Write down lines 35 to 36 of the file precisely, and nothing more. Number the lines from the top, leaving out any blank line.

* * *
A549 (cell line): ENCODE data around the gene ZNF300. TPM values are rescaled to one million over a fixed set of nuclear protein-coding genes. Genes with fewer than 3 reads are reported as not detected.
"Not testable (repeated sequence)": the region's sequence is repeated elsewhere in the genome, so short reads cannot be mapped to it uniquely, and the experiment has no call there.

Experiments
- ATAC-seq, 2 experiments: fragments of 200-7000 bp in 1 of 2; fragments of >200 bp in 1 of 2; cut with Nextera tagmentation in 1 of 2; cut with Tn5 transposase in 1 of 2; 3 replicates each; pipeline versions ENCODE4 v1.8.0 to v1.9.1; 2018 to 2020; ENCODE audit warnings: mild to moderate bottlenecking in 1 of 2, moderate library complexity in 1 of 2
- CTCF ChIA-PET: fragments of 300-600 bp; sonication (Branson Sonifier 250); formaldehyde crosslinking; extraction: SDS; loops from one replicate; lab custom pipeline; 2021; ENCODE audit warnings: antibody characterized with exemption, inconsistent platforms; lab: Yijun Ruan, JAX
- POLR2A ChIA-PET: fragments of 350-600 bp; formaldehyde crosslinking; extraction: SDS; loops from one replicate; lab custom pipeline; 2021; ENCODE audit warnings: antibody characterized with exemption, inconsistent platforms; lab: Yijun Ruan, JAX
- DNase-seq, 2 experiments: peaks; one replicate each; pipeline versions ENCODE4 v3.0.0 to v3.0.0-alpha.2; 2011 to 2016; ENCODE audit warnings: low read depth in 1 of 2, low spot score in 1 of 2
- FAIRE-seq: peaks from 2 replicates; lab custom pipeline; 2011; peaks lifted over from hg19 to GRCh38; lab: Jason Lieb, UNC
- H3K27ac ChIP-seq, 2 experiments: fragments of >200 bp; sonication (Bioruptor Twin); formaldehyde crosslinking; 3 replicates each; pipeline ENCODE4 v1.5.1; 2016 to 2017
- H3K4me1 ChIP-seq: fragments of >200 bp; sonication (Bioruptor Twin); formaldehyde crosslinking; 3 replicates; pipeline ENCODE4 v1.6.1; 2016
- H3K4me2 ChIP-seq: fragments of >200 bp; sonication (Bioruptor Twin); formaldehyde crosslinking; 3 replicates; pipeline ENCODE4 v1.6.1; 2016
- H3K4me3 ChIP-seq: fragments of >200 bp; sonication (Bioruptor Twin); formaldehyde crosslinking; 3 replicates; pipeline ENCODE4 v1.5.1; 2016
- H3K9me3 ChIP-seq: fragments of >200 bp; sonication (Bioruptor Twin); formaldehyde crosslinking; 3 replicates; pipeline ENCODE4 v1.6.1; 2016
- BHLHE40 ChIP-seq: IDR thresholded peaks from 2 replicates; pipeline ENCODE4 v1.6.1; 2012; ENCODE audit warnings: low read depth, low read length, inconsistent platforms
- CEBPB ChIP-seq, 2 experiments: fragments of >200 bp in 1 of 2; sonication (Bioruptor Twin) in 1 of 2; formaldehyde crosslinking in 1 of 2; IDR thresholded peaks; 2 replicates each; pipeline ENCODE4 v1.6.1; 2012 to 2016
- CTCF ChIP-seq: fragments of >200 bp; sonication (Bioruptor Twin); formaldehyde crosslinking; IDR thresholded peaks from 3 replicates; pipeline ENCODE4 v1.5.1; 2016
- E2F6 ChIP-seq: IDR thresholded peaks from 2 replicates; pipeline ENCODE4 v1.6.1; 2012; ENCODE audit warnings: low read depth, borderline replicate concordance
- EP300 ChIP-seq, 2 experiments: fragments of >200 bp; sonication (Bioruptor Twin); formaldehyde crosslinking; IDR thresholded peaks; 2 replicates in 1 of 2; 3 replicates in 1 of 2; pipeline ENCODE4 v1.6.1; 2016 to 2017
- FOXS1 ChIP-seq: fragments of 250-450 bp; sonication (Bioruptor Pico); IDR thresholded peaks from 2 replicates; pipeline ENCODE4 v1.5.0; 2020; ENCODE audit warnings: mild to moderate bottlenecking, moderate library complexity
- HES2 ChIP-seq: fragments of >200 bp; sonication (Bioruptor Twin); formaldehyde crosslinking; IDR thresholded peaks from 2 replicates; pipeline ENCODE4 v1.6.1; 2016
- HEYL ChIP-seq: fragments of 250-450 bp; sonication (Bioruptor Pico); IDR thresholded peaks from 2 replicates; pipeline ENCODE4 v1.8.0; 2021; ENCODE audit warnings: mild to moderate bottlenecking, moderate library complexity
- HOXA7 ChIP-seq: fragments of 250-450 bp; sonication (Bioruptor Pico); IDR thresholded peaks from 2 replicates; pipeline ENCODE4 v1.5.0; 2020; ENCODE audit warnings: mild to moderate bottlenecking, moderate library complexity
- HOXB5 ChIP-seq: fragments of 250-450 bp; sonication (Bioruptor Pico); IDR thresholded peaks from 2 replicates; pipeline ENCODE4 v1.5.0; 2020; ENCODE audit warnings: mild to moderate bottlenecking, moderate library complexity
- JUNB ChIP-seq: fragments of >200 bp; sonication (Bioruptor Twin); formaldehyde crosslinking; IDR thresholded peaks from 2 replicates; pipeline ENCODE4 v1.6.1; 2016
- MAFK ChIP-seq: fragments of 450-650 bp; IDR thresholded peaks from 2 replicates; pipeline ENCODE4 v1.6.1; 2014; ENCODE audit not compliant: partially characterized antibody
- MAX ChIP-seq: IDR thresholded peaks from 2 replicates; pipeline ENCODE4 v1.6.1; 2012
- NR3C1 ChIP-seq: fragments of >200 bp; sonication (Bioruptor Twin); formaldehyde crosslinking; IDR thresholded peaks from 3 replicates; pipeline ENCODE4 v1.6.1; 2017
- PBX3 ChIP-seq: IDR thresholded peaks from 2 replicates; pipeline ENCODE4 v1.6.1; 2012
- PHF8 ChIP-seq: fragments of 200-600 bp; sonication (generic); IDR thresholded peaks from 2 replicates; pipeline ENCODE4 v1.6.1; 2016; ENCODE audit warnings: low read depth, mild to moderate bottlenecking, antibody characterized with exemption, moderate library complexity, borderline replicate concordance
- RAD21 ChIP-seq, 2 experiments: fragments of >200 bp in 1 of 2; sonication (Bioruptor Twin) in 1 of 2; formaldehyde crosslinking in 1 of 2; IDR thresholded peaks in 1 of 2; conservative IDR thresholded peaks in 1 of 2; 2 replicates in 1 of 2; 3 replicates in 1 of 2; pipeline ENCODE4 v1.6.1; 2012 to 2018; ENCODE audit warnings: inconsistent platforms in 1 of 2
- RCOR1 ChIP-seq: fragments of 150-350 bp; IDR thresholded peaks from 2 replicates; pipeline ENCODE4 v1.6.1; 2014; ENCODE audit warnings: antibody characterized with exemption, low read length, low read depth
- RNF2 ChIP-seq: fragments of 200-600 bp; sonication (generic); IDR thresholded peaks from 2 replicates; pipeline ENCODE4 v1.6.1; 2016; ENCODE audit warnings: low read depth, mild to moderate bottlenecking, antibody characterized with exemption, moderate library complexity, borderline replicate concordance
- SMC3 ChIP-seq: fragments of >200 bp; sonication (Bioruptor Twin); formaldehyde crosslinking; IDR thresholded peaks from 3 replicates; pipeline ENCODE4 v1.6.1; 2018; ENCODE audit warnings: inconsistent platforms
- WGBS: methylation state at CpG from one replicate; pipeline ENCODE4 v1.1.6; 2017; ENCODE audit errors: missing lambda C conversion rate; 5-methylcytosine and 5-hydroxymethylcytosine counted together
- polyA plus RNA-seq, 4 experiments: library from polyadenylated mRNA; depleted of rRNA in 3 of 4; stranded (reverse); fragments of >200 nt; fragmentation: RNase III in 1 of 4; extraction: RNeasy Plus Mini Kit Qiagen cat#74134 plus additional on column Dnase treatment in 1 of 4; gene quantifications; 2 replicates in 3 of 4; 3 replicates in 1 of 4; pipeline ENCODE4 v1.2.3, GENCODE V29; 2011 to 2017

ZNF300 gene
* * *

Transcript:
- polyA plus RNA-seq, 4 experiments: library from polyadenylated mRNA; depleted of rRNA in 3 of 4; stranded (reverse); fragments of >200 nt; fragmentation: RNase III in 1 of 4; extraction: RNeasy Plus Mini Kit Qiagen cat#74134 plus additional on column Dnase treatment in 1 of 4; gene quantifications; 2 replicates in 3 of 4; 3 replicates in 1 of 4; pipeline ENCODE4 v1.2.3, GENCODE V29; 2011 to 2017

ZNF300 gene